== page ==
Whole wheat pancakes with strawberry sauce makes eating (relatively) healthfully really easy thanks to a slightly nutty taste and a perfect replacement for maple syrup.
Whole Wheat Pancakes with Strawberry Sauce
- Quick Glance
- Quick Glance
- 30 M
- 30 M
- Makes 12 (4-inch | 10-cm) pancakes
IngredientsEmail Grocery List
- For the whole wheat pancakes
- For the strawberry sauce
Preheat the oven to 200°F (93°C).
In a large bowl, whisk together the flours, baking powder, baking soda, and salt.
In a medium bowl, beat together the eggs, buttermilk, nonfat milk, honey, and vanilla.
Coat a large nonstick griddle or skillet with cooking spray and heat over medium-low heat. Stir the wet ingredients into the dry ingredients, mixing only until combined. The batter will be somewhat lumpy.
Use a 1/4-cup measure to ladle the batter onto the griddle or skillet and cook until they’re golden brown on the bottom and bubbles form on top, about 1 1/2 minutes.
Flip the pancakes and cook the other side until golden brown, about another 1 1/2 minutes. Transfer the pancakes to an ovenproof plate, slide them in the oven to keep warm, and repeat with the remaining batter.
Toss the strawberries in a food processor and process into a chunky purée.
Transfer the purée to a small saucepan over low heat and heat just until warm. Stir in the lemon juice and maple syrup. Remove from the heat.
Ladle about 1/3 cup strawberry sauce onto each plate, place some pancakes on top, and sprinkle with confectioners’ sugar, if desired. Originally published April 15, 2008.
Heart-Shaped Whole Wheat Pancakes
These whole wheat pancakes can easily be cut into heart shapes with a cookie cutter for Valentine’s Day. Or, heck, for any day.
Recipe Testers Reviews
What could be better than a healthy version of a breakfast we usually drown in butter and syrup? This whole wheat pancakes recipe is quick and easy to put together and is very satisfying. All the ingredients are easy to find and no special equipment is needed. And it’s a great recipe to lure the kids into the kitchen and help you cook.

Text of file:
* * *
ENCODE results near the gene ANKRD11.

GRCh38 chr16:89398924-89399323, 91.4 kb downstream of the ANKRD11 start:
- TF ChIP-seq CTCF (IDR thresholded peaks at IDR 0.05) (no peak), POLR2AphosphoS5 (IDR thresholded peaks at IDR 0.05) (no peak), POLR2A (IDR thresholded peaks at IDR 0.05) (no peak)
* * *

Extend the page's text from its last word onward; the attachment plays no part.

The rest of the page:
These light and fluffy pancakes have a slightly nutty flavor from whole wheat flour. I was concerned the flavor of the strawberries would get lost in the maple syrup, but it was the perfect combination. You still have the tartness from the berries mixed with the slightly sweet flavor of the syrup. My grandchildren didn't even reach for the sugary syrup they normally use. The pancakes look very pretty on the plate, and we served it with turkey bacon, fresh squeezed orange juice, and garnished it with a strawberry fan.
We really loved the flavor of these whole wheat pancakes. The whole wheat flour contributed a pleasant, hearty, nutty taste and the buttermilk added a bit of tang. I might be slightly more generous with the honey next time, but the pancakes were really quite delicious as made.
Some of my sweet-toothed tasters thought the sauce could have used a little more sweetener. The only issue I found is that the batter is quite thin: I didn’t think it would cook properly, but it did. Still, after I cooked the first batch, I added a little more flour, about 1/4 cup, and the subsequent pancakes were a bit higher and fluffier.
Either way, they were tender and tasty and disappeared quickly.
What a wonderful way to start a weekend. These whole wheat pancakes taste great, and are healthy at the same time.
The strawberry sauce adds just enough sweetness, plus any leftover sauce can be used on ice cream. Just remember to grease your skillet, even if it’s nonstick, before adding the batter.